So, what kind of community is Mozilla? I consider Mozilla to be a community of action united by the Mozilla mission, which is the shared goal. Members of the Mozilla community take action (that is, participate) in order to realize that mission. However, Mozilla is really a constellation of overlapping sub-communities based on geography, interest, or practice. The nature of the sub-community determines the type of action that its members typically do. For example, a localization community shares a particular language, such as French, and its members take action by localizing software, websites, or documentation. A community for a functional area, such as QA, has some characteristics of a community of practice, but members focus on the practice of their skills on behalf of Mozilla.
Other key concepts in my definition of “community” are interaction and relationships. People who share a common factor, but don’t interact about it or have relationships with one another as a result, are not, for the purposes of this discussion, a community. (I know this excludes another widespread use of the word. That’s why I gave my definition.)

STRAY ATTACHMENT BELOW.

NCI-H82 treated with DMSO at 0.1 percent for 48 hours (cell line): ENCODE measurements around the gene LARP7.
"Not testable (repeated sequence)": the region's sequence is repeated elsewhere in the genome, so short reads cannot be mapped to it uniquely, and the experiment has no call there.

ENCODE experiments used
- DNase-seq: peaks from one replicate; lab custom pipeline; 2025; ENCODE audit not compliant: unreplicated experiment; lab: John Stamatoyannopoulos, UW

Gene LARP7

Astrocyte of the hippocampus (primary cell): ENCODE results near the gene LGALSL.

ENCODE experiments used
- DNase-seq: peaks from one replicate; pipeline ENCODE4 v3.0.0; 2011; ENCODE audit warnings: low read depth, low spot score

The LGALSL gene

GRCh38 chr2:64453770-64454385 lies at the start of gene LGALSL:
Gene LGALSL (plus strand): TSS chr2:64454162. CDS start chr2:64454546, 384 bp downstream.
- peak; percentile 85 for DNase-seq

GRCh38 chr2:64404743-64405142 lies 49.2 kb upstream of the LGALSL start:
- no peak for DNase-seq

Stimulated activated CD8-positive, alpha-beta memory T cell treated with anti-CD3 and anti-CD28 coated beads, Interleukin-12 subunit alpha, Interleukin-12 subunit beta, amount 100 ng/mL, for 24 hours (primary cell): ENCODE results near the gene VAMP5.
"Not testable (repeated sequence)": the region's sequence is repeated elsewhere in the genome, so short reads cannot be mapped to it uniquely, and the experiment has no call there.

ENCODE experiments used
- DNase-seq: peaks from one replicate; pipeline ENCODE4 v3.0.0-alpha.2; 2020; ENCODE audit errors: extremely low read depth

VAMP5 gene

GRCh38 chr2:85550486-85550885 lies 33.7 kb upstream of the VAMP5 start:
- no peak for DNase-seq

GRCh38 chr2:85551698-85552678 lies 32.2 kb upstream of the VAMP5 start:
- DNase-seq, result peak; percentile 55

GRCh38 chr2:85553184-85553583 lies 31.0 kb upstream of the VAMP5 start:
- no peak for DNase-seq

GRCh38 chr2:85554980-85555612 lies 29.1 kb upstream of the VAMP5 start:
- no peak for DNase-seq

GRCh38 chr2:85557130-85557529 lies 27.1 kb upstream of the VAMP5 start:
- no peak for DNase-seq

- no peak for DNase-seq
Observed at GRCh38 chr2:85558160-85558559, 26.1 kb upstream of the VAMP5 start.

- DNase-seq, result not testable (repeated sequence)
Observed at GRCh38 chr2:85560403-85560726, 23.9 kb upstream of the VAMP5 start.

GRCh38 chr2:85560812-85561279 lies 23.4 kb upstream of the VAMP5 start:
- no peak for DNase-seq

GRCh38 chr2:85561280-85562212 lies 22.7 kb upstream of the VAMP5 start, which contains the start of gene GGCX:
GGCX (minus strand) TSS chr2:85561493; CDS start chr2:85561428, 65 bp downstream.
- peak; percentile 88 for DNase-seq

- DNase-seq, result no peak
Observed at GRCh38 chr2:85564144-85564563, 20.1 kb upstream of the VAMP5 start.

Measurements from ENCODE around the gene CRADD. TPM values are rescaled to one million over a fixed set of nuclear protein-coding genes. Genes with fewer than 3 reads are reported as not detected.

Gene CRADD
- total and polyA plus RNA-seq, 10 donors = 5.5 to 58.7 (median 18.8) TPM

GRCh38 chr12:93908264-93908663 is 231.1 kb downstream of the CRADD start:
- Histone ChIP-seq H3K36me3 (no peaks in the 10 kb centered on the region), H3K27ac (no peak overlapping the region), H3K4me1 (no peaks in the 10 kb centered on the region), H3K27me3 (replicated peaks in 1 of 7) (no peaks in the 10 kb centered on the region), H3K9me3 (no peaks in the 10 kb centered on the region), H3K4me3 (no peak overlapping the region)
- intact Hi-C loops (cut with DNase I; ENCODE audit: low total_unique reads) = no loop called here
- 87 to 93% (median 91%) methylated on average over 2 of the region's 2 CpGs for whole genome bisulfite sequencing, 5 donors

So, to bring the concepts together:
Participation is the “what” of the Mozilla community; community is the “how” of Mozilla participation.
Or rather, community, in my opinion, should be the “how” of participation. If people simply participate, but don’t interact and build relationships with others (that is, become part of a community), they are unlikely to sustain interest in participating over a more than, say, a few months. Therefore, when creating opportunities for participation, one needs to build-in opportunities for interaction, in order for the set of participants to develop into a community. When participants have relationships with one another, they are more likely to keep coming back to participate, making the group sustainable, that is, retaining more people than it loses.
Participation and community don’t necessarily go hand in hand; ensuring that they do requires careful design of participation opportunities.